It was the month of June 1999, when I first met Vijayan. I was interviewing him for a position of project lead in my company. Vijayan had all those qualities required for being considered for this position. A graduate degree in electronics and communication engineering from one of the premier engineering colleges in the country, followed by a masters from one of the sought after US universities and then about five years of relevant working experience in Silicon Valley with well known semiconductor companies. The technical interview panel already recommended his selection indicating his having very high degree of competence required for the job. In the HR round, I was very impressed with his clarity of thought, when he answered my questions, especially those related to his career. Then he made an unusual request. He wanted to be employed part time. I was not prepared for this because I always thought a project leader’s job in an IT company has to be full time. But he was very firm in his decision. He said half the day he would like to work for an NGO committed to uplift the life-standards of village artisans. Initially I did not agree but later on after talking to my other colleagues I reluctantly agreed to give a try. Vijayan joined us and over a period of time, he emerged as one of the most successful project leads in the company. However, he continued to work for half the day. In due course, I gradually became aware about him as a person, his views about many things in life and what he wants to achieve in his career. I realised that the primary objective in his career was not to become a successful IT manager, but to help others for a cause and make the world a better place to live.
It’s a mere coincidence that I met Sarita1 during the same time. She had a MBA in HR from one of the premier institutes of the country. She was then looking for an organisation which could give her opportunity to work for part - time in the HR team. I interviewed her and found her very competent in her area of expertise. I offered her a part time job as a consultant in the HR team. She did her job very well and then I offered her to be a permanent member of the team with regular managerial responsibilities. She was very clear in her approach, she said she would accept the manger’s role but still would like to continue part time. I realised that she valued her family and personal life equally to that of her organisational career and professional achievements and was not ready to give up one at the cost of the others. I was much wiser by then and I offered her a part time managerial job for a team of full time HR professionals. She not only excelled in her job but also was well accepted by her team members.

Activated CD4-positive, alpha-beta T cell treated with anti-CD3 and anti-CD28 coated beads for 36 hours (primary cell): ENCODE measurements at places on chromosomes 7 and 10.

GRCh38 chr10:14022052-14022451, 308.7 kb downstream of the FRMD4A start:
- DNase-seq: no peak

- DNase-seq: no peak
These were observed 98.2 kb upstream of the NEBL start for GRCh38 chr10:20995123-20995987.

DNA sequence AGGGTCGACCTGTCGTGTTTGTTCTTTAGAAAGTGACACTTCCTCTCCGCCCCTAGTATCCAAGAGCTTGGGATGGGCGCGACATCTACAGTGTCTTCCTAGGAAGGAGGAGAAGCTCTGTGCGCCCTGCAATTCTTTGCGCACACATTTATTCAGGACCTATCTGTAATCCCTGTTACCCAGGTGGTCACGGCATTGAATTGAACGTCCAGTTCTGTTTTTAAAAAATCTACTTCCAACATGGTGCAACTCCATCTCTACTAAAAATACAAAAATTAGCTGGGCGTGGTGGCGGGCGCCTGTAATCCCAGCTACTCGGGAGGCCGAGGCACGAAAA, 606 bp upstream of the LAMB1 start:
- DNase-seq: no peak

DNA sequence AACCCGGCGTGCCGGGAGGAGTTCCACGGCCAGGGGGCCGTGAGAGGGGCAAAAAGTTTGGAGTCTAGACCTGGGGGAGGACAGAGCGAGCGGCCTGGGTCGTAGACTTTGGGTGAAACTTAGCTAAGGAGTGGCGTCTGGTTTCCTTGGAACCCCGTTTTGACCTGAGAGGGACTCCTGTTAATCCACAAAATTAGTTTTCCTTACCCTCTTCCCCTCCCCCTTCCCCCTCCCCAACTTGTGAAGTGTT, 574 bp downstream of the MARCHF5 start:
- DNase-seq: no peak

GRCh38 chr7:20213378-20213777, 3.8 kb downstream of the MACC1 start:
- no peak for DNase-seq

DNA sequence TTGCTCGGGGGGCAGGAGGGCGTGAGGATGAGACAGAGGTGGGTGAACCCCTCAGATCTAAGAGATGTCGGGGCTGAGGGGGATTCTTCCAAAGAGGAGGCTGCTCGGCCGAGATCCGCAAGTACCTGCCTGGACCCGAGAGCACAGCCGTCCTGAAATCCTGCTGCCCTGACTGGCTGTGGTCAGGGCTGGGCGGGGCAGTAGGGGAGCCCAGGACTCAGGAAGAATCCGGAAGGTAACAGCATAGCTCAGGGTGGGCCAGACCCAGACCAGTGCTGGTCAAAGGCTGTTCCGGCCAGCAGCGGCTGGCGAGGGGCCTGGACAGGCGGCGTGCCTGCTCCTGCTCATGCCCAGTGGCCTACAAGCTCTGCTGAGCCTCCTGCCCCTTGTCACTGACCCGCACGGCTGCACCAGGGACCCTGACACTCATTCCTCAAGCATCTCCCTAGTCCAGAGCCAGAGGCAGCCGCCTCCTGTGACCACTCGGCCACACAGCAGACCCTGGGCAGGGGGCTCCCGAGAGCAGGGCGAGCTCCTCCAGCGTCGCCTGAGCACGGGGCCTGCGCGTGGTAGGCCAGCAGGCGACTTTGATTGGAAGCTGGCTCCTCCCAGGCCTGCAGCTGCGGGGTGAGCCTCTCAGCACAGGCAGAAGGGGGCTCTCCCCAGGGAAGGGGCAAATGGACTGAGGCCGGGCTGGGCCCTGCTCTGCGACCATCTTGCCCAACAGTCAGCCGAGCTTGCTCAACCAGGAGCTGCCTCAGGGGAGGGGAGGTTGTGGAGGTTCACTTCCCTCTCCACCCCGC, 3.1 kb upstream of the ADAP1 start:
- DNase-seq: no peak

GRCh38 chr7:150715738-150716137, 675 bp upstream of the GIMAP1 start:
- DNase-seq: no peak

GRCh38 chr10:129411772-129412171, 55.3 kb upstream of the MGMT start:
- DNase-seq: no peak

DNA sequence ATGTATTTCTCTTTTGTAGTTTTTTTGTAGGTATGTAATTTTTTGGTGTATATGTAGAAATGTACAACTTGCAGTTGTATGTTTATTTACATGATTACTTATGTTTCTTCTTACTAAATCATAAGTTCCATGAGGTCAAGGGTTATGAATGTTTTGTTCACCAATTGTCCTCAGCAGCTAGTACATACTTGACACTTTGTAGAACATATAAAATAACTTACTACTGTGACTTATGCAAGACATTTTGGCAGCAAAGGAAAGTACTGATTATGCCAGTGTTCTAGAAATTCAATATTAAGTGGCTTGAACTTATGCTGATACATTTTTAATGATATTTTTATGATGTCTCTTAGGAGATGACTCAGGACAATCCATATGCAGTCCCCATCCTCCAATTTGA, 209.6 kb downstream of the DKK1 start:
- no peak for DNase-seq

During the same time only I met Raviram1 in one of the conferences where both of us were co-speakers. We became good friends over a period of time and started meeting each other regularly to exchange our thoughts on subjects of mutual interests over weekends. Raviram was working for a multinational IT company as the software engineering head and was doing exceedingly well. He was being considered for heading the company for a major product initiative in the South East Asia region. Suddenly, in one of these meetings, he confessed about his intention of leaving his job. He sought my advice. However, the passionate way he explained his future plans to start his new organisation, I somehow knew he had already made up his mind. As predicted, going against advices from almost all his close friends and relatives he decided to quit and started his own company.